This article was originally published in The Daily Record March 3, 2016.
A couple of months ago a new client called wanting an explanation of the Family and Medical Leave Act (“FMLA”), did it applied to her small business, and if so, how to handle an employee’s request for leave. Knowing that the client has at least 50 employees all located within a 75 mile radius, I explained that the FMLA provides up to 12 workweeks of unpaid leave (26 weeks for military caregivers), benefits protection, and job reinstatement to eligible employees who experience an FMLA-qualifying event or condition. Based on the situation, the remainder of our discussion focused primarily on leave for an employee’s own serious health condition.
After assisting the client with the process and noting the services in our client management system, including the medical provider’s expectation that the employee (Jennifer) would be out for 12 consecutive workweeks, I scheduled a follow up call for last week. The conversation went something like this; “Frank, I’m glad you called. Jennifer’s 12 weeks of FMLA leave end on March 3rd, and her doctor said she can’t return to work for at least another month…so we can fire her on March 4th, right?” I can’t publish the client’s response after I said, “probably not.”
As I said earlier, Jennifer’s FMLA leave is for her own serious health condition (as opposed to leave to care for a parent, spouse, or child with a serious health condition). Therefore, her employer has two important responsibilities: (1) ensure Jennifer receives all the job-protected leave she is entitled to under the FMLA; and (2) comply with the obligations set forth under the Americans with Disabilities Act (“ADA”). Although most employers understand that the FMLA and ADA have important yet fundamentally different purposes, they often fail to recognize the often unavoidable overlap of the two laws, as is the case with Jennifer’s situation.
Under the ADA, it is unlawful for an employer to discriminate against any employee because of a disability. Further, it may be necessary for the employer to provide a reasonable accommodation to an employee with a disability, unless doing so creates an undue hardship. To determine if a reasonable accommodation is called for, the employer is obligated to engage the employee in an interactive process or dialogue.
While the FMLA – ADA overlap has existed for years, it has received increased attention from HR professionals, plaintiffs’ attorneys, and the federal agencies responsible for the enforcement of both laws since passage of the ADA Amendments Act in 2008. These amendments significantly expanded the definition of disability, making many more employees eligible for ADA protections, regardless of whether they have rights under the FMLA. The FMLA and ADA intersect, and trigger employer obligations under each law, when an employee’s medical condition qualifies both as a serious health condition under the FMLA and a disability under the ADA. Consequently, when an employee qualifies for leave under the FMLA, the employer should also be aware that at some point accommodation may also be necessary under the ADA.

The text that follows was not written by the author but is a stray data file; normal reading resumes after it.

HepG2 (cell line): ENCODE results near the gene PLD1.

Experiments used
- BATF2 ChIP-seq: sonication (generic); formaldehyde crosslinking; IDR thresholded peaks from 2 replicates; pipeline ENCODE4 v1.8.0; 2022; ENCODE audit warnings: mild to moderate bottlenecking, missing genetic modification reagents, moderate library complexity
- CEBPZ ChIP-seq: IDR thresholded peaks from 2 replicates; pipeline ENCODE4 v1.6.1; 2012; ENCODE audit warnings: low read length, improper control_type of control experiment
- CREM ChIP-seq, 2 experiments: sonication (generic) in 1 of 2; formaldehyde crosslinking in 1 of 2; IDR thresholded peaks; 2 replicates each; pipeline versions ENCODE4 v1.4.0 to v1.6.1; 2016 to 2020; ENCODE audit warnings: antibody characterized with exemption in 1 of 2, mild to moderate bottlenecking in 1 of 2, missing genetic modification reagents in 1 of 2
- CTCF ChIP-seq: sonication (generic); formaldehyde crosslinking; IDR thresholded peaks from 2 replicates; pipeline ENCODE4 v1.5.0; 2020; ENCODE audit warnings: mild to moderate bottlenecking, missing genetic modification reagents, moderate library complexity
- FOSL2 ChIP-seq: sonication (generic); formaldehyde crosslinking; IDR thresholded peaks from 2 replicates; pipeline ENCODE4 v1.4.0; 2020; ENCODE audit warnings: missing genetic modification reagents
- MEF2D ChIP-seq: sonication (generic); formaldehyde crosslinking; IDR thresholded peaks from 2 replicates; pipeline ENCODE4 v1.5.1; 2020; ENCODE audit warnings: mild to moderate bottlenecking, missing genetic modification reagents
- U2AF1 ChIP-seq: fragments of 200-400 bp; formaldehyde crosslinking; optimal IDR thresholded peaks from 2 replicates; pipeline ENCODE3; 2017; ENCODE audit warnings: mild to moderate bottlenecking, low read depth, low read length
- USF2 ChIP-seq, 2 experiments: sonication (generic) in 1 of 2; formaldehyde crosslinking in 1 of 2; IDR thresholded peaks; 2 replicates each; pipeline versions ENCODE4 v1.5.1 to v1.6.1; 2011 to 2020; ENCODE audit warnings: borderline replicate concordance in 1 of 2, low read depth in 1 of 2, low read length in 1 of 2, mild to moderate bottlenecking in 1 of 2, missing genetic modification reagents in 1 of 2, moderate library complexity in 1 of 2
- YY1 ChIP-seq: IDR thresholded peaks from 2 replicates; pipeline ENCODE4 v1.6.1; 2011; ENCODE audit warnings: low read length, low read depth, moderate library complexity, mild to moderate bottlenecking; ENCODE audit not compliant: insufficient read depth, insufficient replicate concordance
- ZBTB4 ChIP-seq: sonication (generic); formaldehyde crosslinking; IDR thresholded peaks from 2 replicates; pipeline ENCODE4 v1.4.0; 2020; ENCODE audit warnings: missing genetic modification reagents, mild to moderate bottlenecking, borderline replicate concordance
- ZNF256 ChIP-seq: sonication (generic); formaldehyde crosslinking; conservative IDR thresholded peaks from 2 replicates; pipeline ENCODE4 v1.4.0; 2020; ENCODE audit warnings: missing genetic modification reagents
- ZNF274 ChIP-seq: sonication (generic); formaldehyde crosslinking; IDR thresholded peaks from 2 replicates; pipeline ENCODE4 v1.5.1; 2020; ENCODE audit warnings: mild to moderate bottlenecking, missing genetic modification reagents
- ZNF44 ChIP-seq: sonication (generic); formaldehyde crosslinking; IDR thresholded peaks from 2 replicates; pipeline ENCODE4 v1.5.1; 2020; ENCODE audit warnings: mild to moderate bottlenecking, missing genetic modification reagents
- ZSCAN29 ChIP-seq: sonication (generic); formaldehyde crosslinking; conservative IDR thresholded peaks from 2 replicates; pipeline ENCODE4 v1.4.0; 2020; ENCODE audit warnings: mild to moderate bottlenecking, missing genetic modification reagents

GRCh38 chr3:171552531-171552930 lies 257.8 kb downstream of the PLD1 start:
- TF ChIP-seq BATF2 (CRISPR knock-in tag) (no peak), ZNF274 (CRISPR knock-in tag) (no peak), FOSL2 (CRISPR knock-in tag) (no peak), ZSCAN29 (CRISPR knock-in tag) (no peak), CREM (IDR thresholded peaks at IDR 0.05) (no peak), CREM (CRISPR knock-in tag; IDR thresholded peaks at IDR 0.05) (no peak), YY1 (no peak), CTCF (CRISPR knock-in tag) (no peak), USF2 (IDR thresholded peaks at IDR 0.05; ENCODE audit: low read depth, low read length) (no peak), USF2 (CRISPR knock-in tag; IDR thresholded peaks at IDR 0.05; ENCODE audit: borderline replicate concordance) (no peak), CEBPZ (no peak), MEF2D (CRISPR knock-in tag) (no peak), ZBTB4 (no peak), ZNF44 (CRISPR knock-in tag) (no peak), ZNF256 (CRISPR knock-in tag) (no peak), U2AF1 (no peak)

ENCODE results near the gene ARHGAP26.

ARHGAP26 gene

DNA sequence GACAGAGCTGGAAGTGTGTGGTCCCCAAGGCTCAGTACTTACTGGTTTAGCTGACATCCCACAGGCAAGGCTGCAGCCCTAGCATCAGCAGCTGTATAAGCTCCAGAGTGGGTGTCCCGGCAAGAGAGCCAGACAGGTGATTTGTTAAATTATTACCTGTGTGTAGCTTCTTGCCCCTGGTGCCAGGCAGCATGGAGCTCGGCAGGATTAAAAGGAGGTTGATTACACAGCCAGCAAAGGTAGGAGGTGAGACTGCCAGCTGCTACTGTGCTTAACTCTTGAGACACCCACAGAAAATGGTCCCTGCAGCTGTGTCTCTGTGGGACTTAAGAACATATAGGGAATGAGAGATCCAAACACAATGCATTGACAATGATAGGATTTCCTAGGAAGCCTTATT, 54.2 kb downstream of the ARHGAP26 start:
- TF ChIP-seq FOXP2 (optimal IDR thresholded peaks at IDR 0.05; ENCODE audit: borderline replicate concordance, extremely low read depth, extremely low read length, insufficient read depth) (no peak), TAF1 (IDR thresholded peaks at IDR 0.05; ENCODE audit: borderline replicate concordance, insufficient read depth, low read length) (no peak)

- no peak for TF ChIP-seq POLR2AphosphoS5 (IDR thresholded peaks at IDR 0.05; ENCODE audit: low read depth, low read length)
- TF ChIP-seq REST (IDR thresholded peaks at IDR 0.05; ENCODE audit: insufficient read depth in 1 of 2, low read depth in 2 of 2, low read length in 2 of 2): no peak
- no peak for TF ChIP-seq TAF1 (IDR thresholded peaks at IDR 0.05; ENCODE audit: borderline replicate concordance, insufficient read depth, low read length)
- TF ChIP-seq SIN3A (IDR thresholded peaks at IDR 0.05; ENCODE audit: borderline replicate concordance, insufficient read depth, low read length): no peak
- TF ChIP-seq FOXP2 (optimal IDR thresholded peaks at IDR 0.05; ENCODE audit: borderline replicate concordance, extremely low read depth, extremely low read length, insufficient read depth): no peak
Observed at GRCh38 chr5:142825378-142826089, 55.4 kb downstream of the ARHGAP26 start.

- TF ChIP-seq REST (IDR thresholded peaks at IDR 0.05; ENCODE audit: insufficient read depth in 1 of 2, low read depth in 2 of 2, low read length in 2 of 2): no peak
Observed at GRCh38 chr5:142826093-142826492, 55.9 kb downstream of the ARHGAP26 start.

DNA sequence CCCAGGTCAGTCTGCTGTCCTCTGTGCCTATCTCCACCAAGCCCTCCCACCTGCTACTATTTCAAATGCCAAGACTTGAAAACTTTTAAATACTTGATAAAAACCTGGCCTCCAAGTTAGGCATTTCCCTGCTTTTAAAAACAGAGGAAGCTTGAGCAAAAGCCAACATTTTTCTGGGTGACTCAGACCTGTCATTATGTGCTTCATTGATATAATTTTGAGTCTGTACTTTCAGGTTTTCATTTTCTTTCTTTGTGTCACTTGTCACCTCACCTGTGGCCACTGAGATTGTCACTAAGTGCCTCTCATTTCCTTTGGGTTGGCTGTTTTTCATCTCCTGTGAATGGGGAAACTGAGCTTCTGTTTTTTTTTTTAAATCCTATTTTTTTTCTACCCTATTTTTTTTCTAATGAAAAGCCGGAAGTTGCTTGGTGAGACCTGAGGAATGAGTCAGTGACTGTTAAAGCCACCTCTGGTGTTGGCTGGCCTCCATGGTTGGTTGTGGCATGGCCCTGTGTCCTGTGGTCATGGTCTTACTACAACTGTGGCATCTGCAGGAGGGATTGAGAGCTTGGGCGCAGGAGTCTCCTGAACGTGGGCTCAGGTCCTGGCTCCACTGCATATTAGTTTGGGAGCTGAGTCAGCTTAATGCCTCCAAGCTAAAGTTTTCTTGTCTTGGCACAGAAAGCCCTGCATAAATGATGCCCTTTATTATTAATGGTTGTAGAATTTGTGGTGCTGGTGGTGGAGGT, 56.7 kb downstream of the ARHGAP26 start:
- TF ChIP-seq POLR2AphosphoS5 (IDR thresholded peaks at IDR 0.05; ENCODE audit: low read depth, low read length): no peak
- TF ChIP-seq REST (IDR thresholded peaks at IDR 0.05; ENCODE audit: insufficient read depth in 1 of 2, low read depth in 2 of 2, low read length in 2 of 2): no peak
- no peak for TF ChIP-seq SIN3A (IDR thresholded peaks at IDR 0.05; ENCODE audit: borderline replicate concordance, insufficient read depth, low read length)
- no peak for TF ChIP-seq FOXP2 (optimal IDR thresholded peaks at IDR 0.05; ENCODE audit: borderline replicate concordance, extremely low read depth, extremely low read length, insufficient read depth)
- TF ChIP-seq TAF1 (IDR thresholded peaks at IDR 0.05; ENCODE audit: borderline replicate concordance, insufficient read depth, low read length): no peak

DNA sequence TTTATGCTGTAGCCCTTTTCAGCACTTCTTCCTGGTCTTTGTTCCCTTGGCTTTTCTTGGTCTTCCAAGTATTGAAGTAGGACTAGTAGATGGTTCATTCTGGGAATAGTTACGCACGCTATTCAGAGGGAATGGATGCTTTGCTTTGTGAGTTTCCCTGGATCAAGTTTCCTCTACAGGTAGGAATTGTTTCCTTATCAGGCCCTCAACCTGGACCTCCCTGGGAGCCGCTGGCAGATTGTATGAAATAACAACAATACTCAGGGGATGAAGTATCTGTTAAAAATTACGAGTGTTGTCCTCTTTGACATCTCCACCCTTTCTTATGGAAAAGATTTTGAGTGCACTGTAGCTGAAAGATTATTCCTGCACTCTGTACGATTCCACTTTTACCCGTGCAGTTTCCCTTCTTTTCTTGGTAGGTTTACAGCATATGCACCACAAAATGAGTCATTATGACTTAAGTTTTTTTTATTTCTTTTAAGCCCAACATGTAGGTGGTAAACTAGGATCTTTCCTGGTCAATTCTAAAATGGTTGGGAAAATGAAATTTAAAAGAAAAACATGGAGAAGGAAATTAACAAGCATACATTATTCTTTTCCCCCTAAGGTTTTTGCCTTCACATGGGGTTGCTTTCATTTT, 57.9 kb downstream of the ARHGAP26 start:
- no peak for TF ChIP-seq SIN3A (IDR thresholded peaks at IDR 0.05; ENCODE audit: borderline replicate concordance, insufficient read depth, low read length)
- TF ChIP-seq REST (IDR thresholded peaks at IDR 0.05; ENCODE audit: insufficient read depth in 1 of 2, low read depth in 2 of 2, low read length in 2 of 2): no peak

Several Court rulings, and the ADA regulations serve to reinforce the fact that an employer may be required to consider various types of reasonable accommodations. Returning to my client’s situation, with Jennifer soon exhausting the 12 workweeks of protected FMLA leave, her doctor provide documentation that indicates she will be able to return to work, without restrictions, on April 4th. With the release in hand, Jennifer requests the additional month of leave. The next steps for the employer are to discuss this request with Jennifer, and then evaluate whether providing the additional leave is a reasonable accommodation under the ADA or an undue hardship for the company. Because Jennifer’s 12-week absence has created little more than an inconvenience for her co-workers and the company, the additional leave is likely a reasonable accommodation.
Let’s take a look at some other common issues employers face at the intersection of FMLA and ADA. After exhausting his FMLA leave for the treatment and recovery related to a serious medical condition, Alphonse provides documentation that indicates he is able to return to work immediately, but with some restrictions which are expected to continue for approximately two months. Based on the restrictions, Alphonse requests a reduced work schedule of six hours per day for the next eight weeks. As with our previous example, the employer should discuss this request with Alphonse, and then evaluate whether providing the reduced work schedule is a reasonable accommodation under the ADA or an undue hardship for the company.